Friday, 27 June 2014 – 6:47pm IST | Place: Mumbai | Agency: DNA
  •  DNA

It has been more than a month since the Modi-led BJP government swept to power at the Center, primarily riding on the anti-incumbency wave against the UPA, and on the promise of good days ahead (ache din aanewale hain).

Now, it is the (over-employed) mantra of “minimum government and maximum governance” that leads the policy-making discourse, advocating shrinking the top levels of government with “expansion at the grass-roots level”.  Having worked on Mumbai’s housing and urbanisation issues at the grassroot level, I’d like to highlight the misplaced priorities and the consequent policy contradictions in urban areas that have emerged in the new government’s short tenure until now. This article analyses our urban future given the current political climate in light of a few recent incidents in Mumbai. It is time for the State to rethink its priorities and goals for urban India.

The BJP Manifesto – Promises Galore 

The BJP’s election manifesto, like all party manifestos was full of loud claims for urban India. It clearly stated that “our cities should no longer remain a reflection of poverty and bottlenecks.” Contrary to the rural-centric policies until recently, BJP clearly views “urbanisation as an opportunity rather than a threat” and outlined an (albeit vague and contradictory) urban agenda to make cities “symbols of efficiency, speed and scale.” To achieve this, the manifesto makes many promises – it plans to prioritise low-cost housing and public transport, build 100 new cities, upgrade the existing 8,000 urban centres, use technology to improve urban services and also make development sustainable. The dream is powerful in rhetoric and imagination. But no one knows how these grand imaginations would pan out on the ground. If this very early tenure is to be analysed, it has frighteningly been heavily tilted towards intensive capital investment while the working poor and environment are at the margins of this envisaged development.

Low-Cost Housing and Public Transport  

On 27 May 2014, urban development minister Venkaiah Naidu, just hours into office, declared the intent of the new government by announcing “the need for the creation of 100 smart cities, to provide housing for all by 2020 and to reduce the interest rate on home loans”. To describe the concept of smart cities, he went on to add, “Our PM has a vision and we will give top priority to 100 smart new cities – smart, safe and better environment, better facilities better connectivity and better living condition for people. That is the concept we are finalising.” While the State was busy finalising ideas of smart cities and housing for all, more than 1400 (slum) homes were demolished in Ganpat Patil Nagar, located in north-west Mumbai. In the last month and a half, after the elections, we have seen more than three demolitions drives where more 1800 homes were demolished in different parts of Mumbai and at least 6,000 evicted.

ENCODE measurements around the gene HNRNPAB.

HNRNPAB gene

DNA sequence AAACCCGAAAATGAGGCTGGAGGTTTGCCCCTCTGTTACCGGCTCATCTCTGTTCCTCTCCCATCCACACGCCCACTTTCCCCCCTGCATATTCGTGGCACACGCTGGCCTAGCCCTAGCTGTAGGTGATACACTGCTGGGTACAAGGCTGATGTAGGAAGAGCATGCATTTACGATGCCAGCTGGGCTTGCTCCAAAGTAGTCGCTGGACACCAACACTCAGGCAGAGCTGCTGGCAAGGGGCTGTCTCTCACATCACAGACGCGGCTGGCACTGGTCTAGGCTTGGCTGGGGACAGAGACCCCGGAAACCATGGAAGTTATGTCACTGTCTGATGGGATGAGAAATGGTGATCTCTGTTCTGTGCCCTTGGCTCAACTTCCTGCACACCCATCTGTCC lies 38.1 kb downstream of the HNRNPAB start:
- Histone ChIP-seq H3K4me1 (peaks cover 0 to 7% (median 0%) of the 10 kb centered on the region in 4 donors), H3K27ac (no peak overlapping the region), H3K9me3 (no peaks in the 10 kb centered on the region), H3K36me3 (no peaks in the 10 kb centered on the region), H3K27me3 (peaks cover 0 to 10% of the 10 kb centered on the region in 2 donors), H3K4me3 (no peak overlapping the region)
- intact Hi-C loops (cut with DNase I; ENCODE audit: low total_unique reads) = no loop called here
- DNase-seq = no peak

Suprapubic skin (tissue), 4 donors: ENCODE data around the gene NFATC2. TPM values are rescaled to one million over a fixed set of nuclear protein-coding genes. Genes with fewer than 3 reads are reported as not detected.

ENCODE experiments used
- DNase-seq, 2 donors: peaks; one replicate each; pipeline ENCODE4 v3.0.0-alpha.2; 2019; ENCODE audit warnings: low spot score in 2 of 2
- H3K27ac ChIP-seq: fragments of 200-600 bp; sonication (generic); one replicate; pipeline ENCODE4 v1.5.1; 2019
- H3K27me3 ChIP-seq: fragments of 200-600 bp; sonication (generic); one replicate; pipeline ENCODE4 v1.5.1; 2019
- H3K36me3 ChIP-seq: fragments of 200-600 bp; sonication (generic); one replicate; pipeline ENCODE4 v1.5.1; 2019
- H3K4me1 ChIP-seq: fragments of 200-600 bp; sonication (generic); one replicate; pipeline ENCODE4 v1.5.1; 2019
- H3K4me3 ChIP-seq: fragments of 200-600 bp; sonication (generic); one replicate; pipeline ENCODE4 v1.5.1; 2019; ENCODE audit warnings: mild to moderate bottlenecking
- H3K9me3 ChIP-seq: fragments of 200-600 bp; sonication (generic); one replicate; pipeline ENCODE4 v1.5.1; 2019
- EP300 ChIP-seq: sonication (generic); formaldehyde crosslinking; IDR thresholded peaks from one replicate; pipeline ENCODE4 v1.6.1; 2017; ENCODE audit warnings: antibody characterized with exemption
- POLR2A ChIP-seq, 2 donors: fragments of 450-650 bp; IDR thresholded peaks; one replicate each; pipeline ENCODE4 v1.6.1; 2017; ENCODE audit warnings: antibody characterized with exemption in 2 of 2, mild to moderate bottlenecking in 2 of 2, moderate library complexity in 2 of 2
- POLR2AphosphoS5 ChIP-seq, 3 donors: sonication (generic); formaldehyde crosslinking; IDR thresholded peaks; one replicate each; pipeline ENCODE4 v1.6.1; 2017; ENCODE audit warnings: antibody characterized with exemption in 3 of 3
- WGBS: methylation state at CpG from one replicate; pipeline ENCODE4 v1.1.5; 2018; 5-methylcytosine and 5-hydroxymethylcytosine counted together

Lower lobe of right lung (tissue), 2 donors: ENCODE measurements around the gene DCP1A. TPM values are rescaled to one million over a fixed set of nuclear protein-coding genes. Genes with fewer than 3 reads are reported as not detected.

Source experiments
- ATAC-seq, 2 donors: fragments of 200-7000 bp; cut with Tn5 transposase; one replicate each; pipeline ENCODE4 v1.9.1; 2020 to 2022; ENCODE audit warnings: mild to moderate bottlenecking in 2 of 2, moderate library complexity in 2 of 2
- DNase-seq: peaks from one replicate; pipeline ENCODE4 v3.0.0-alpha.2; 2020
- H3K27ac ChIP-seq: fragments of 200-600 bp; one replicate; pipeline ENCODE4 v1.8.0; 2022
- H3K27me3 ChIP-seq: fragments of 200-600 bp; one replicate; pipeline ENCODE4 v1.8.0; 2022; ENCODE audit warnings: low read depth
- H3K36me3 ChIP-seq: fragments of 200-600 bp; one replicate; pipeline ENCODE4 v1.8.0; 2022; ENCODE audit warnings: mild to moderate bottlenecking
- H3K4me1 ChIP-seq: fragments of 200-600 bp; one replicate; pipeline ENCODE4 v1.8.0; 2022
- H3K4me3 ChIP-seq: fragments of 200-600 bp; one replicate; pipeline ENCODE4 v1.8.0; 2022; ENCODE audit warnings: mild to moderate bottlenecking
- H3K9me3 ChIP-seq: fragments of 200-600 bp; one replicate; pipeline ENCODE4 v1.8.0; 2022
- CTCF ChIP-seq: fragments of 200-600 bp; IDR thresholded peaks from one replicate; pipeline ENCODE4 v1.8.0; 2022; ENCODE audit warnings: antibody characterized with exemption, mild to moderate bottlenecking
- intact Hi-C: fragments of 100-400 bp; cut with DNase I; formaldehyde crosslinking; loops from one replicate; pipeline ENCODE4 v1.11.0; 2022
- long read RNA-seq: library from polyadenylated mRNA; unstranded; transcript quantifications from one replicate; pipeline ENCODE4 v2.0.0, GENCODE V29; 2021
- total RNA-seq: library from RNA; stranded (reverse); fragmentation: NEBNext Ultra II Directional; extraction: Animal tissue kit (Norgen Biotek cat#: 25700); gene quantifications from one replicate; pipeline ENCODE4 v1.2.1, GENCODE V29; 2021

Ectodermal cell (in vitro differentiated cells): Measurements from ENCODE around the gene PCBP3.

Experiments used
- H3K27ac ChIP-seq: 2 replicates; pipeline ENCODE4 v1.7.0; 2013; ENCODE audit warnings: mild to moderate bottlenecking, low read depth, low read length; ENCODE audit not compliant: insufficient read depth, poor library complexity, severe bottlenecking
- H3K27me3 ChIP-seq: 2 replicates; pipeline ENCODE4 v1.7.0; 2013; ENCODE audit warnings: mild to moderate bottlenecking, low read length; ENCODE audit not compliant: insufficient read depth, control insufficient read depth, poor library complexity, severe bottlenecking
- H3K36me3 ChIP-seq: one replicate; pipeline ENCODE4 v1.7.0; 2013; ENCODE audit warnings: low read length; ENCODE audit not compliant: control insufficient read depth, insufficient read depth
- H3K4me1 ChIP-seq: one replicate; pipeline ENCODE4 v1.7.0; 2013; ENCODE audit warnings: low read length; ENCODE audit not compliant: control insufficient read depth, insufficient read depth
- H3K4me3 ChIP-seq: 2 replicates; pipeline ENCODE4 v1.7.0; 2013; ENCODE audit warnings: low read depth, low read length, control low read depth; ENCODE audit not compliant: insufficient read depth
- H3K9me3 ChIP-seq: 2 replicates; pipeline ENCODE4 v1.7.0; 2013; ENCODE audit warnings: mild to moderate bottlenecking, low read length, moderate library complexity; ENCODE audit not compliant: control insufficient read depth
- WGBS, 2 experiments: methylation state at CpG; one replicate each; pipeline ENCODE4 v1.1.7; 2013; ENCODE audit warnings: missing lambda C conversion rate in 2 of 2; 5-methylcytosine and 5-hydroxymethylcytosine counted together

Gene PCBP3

The housing shortage in India, according to latest reports, is now pegged at 19 million, of which about 95% is for the lower income groups. Mumbai’s share in the grand total, according to unofficial numbers is around 2 million. i.e. 20 lakh houses! The much talked about and now idolised SRA (Slum Rehabilitation Authority) model, which in very simple terms allowed the private builder to monetise urban slum land by dispossessing the poor, has only added at best 2 lakh housing units over the past two decades of its implementation. The State’s retrenchment from housing provision has resulted in only a few thousands being added to Mumbai’s affordable housing stock. The bigger question is: Will this government succeed where the previous ones failed? Yes, it can. But not just with proposals to reduce interest rates on home loans and rope in builders or private companies, all of which are good initiatives, but might cater to only the higher incomes groups. Also, these incentives will surely fail unless they sync with the actual creation and delivery of affordable housing by the State to the lower income groups. Right now, we need to admit that urban housing policies have failed and the only way we can address the shortage is by working with people and their basic needs. The loud rhetoric of housing for all by 2020 must give way to pragmatism and programmes. Clearly, the 1800 homeless families will not add to Mumbai being any closer to a ‘smart city’ of the BJP or the ‘world class city’ imagined by the Congress government.